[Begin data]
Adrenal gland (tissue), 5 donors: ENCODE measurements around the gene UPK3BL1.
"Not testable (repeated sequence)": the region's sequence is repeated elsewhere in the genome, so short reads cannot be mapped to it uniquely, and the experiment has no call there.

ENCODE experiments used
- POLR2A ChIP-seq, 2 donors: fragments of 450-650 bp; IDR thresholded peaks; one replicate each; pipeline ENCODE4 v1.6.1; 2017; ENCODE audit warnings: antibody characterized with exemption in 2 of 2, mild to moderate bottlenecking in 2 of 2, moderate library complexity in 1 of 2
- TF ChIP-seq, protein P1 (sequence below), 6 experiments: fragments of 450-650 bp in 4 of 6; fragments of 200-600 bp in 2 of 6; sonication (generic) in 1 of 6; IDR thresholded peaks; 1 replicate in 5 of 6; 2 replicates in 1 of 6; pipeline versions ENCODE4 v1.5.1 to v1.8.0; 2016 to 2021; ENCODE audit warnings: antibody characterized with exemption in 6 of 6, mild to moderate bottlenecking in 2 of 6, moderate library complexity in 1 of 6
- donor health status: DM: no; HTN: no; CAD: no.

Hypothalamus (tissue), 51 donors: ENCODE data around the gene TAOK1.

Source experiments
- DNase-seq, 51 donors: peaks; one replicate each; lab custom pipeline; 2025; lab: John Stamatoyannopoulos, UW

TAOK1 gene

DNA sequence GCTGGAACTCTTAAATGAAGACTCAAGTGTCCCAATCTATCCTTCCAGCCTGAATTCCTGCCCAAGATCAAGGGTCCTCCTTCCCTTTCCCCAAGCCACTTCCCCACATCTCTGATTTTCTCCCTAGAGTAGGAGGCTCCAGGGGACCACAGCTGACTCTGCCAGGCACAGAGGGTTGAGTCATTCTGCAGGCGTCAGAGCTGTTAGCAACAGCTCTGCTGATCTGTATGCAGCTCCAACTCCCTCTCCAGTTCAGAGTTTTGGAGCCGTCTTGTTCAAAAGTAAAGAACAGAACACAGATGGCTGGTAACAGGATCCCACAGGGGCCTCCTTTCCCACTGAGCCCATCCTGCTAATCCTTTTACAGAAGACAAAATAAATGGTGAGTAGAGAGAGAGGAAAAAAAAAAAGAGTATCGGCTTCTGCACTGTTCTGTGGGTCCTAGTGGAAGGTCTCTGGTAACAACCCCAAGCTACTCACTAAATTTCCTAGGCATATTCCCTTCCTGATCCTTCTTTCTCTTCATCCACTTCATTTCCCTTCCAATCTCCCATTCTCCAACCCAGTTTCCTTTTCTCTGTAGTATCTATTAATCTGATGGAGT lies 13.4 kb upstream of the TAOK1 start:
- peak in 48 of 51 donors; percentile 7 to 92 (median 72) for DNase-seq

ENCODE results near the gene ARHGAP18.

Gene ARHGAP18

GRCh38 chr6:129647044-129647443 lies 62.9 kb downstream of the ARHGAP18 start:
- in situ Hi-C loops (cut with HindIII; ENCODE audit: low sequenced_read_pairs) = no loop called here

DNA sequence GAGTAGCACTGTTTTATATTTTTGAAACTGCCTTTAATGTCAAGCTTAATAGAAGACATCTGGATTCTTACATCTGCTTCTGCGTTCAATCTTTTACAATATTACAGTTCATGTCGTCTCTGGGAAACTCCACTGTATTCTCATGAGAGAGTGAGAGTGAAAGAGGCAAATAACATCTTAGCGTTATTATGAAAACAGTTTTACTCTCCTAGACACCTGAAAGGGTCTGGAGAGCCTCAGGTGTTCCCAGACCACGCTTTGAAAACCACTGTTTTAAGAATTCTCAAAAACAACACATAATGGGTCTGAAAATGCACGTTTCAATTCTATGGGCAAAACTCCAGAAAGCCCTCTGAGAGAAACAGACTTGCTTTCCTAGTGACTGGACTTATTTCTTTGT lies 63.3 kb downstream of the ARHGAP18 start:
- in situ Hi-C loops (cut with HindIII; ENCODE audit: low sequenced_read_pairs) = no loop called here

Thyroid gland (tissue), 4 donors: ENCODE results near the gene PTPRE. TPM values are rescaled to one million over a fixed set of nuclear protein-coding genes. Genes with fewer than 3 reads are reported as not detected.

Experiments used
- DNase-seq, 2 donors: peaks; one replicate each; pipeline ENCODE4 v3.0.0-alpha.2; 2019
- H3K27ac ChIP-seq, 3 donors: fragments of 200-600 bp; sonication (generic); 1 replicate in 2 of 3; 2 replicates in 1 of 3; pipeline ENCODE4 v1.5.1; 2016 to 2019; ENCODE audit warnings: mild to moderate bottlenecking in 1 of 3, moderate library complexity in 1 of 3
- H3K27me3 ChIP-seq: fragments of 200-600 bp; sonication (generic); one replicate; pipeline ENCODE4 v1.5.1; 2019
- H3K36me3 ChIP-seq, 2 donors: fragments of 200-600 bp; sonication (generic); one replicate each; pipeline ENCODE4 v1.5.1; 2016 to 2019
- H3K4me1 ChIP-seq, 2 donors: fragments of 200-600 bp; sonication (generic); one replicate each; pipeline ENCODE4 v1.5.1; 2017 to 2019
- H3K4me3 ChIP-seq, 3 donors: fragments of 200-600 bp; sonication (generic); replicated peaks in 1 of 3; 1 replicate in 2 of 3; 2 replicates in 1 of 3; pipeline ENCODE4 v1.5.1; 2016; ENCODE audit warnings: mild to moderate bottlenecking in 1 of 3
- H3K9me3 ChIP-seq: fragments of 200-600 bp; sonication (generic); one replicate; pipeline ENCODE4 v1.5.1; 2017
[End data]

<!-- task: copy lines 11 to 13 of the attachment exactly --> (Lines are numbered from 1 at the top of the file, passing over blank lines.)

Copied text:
DNA sequence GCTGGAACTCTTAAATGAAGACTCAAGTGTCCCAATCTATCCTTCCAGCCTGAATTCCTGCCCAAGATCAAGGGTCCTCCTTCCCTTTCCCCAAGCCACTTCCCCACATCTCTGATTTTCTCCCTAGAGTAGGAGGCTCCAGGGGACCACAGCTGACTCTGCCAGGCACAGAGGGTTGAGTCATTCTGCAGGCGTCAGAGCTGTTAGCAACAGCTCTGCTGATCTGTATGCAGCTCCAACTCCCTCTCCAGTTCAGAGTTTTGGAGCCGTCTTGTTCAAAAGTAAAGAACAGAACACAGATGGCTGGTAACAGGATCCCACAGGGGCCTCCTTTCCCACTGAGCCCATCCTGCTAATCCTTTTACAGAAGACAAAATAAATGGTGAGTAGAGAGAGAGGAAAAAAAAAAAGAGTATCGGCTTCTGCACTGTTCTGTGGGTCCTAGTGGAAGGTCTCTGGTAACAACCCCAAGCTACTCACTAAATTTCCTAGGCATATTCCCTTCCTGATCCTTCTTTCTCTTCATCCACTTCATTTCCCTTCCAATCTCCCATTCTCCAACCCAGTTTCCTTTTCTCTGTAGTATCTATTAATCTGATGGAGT lies 13.4 kb upstream of the TAOK1 start:
- peak in 48 of 51 donors; percentile 7 to 92 (median 72) for DNase-seq

ENCODE results near the gene ARHGAP18.